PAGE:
HOME


PAST DIGITAL ISSUES


HIV/AIDS HOTLINES


HIV 101


POSITIVE PROFILES


ASO SPOTLIGHT


RECENT ARTICLES


HOW TO PAY FOR HIV TREATMENT AND MEDICATIONS


ADAP CRITERIA AND FORMULARIES


ASO LISTINGS


REVIEW OF HIV MEDICATIONS


2015 HIV/AIDS FUNDRAISING ACTIVITIES & EVENTS


ABOUT HIV POSITIVE! MAGAZINE


LINKS


SUBSCRIBE


CONTACT US


ADVERTISER INFORMATION

Reverend Lee Kann
Lee Kann’s introduction to the world of HIV was the most brutal we’ve ever written about in HIV Positive! magazine.

“I was 19 years old,” Lee told us. “Like many other teens, I was out drinking. I put myself in a vulnerable situation. I was leaving a bar in New York when two men jumped me, forced me into the back of a van, savagely beat me and raped me. At one point in the assault I realized if I didn’t stop fighting I’d die.”

Like most other male victims of rape or sexual molestation, Lee never went to the police or told anyone about his ordeal. “I wanted to pretend that it never happened,” Lee says. “But a year later I was so depressed that I checked myself into the hospital.”

It was in the hospital that Lee received his calling to the ministry.

“A friend of mine gave me a tape by Amy Grant. There was a song on it called ‘The Prodigal.’ That song was like a sledgehammer that broke through the cement wall I’d built around my heart. I cried for hours, and totally surrendered myself to God.”

Shortly after what Lee calls his “grace awakening,” he went to the seminary, ultimately earning one Ph.D. in Theocentric Counseling Psychology and another in Pastoral Counseling. He also met and married his first wife, Amy, and entered the ministry as a youth counselor.

Then, roughly twelve years after his rape, Lee’s world was turned upside down again. First, his beloved Amy was killed by a drunk driver. Then he was diagnosed with AIDS.

“Because I had been faithful to my wife and was living a ministerial lifestyle, it never even crossed my mind that I was at risk for AIDS,” Lee says. “I lost 50 pounds and I was sleeping 16 hours a day. When the doctors finally tested me for HIV, I had more than half-a-million copies of the virus and only 72 T-cells in my system. The virus had 12 years to destroy my immune system, and I had full-blown AIDS.”

“Initially I thought my ministry was over,” Lee says. “How could God use a minister with AIDS? I gave up my pastoral work and was really angry with God for three years. I thought, ‘Why me? I’m one of yours! I help your kids!!!’”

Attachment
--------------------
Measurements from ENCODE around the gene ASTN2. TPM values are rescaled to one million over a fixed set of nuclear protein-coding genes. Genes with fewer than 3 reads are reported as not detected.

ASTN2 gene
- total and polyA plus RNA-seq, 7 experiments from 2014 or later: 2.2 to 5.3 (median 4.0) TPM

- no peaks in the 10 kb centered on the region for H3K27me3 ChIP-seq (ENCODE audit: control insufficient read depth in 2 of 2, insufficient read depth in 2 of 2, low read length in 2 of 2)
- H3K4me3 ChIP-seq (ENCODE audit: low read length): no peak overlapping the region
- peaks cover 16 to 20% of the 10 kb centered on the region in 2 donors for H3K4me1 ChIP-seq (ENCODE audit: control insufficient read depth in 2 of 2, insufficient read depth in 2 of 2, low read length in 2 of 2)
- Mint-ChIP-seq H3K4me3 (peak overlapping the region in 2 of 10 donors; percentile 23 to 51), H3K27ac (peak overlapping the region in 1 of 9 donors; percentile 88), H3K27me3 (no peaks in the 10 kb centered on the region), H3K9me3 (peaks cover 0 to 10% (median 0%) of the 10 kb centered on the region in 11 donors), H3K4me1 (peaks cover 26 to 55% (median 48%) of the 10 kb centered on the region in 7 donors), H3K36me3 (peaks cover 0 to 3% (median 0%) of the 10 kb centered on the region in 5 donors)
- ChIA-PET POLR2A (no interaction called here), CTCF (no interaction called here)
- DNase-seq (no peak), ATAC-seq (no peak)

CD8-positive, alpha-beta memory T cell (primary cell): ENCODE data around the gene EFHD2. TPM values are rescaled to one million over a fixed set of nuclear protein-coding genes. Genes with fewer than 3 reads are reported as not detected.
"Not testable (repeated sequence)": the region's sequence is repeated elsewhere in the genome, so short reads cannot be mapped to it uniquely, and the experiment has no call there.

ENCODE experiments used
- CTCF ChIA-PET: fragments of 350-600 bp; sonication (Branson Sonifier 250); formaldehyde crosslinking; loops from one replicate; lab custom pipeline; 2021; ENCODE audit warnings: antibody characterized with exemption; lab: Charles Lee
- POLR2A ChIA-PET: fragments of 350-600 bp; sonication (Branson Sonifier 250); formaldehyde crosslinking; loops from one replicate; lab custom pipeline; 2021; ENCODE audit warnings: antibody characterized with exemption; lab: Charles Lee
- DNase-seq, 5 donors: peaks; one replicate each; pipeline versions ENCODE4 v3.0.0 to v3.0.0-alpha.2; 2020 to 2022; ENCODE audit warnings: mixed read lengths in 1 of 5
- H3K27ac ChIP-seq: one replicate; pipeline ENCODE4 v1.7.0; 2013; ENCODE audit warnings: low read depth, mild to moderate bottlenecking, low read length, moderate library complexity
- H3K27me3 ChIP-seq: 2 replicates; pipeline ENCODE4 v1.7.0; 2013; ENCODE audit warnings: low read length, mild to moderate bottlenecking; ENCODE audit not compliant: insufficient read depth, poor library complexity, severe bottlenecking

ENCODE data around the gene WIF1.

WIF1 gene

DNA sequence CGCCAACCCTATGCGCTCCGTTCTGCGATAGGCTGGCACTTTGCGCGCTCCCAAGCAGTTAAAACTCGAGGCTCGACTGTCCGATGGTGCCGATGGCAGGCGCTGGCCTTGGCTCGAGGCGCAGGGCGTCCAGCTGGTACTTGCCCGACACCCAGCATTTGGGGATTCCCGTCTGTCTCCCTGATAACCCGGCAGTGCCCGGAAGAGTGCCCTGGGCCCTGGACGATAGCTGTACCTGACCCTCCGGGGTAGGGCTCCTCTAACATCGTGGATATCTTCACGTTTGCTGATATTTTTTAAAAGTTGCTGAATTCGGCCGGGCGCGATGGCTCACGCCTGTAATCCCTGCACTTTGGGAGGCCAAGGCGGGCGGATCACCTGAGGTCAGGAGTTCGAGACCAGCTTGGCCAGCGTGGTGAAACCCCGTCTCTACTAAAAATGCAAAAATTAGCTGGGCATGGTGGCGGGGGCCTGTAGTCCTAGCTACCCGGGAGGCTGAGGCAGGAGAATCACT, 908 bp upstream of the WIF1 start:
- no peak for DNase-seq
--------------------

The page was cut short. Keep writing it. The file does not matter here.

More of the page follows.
“Finally God spoke to my heart and said, ‘Why not you, beloved? I have children suffering and dying all over the world. What arrogant presumption to think that you alone would be spared.’”

“It was then that I got restored and believed that God could use me,” Lee says. “I entered the ministry again as a counselor in an AIDS ministry.”

Today Lee is taking HIV medications, his viral load is down to just 176 copies and his T-cells have rebuilt to 991. “When I reached 300 T-cells, my doctors said, ‘This is the best we can expect,’” Lee said. “But I asked God for a greater healing.”

Lee has recently remarried – his new wife, Ann, is also a rape survivor. He has started a new ministry under the Communion of Evangelical Episcopal Churches called “Redeemer’s Arms.”

“One of the books that led me to the seminary was called The Wounded Healer,” Lee says. “Just as Christ healed the world through his wounds, we are called to heal others through our wounds. I had this vision of Jesus with his arms outstretched ready to embrace anyone who comes to him. I hope that anyone who comes to this ministry will find complete love. It is my calling to love people to Christ.”

When we asked Lee’s advice for those who are newly infected with HIV, he quoted Friedrich Nietzsche: “He who has a ‘why’ to live can endure any ‘how.’ I really challenge people to find their ‘why’ – find something that gives your life meaning and perspective. My ‘why’ is to love God and help his kids.’”






Copyright 2015, Positive Health Publications, Inc.

This magazine is intended to enhance your relationship with your doctor - not replace it! Medical treatments and products should always be discussed with a licensed physician who has experience treating HIV and AIDS!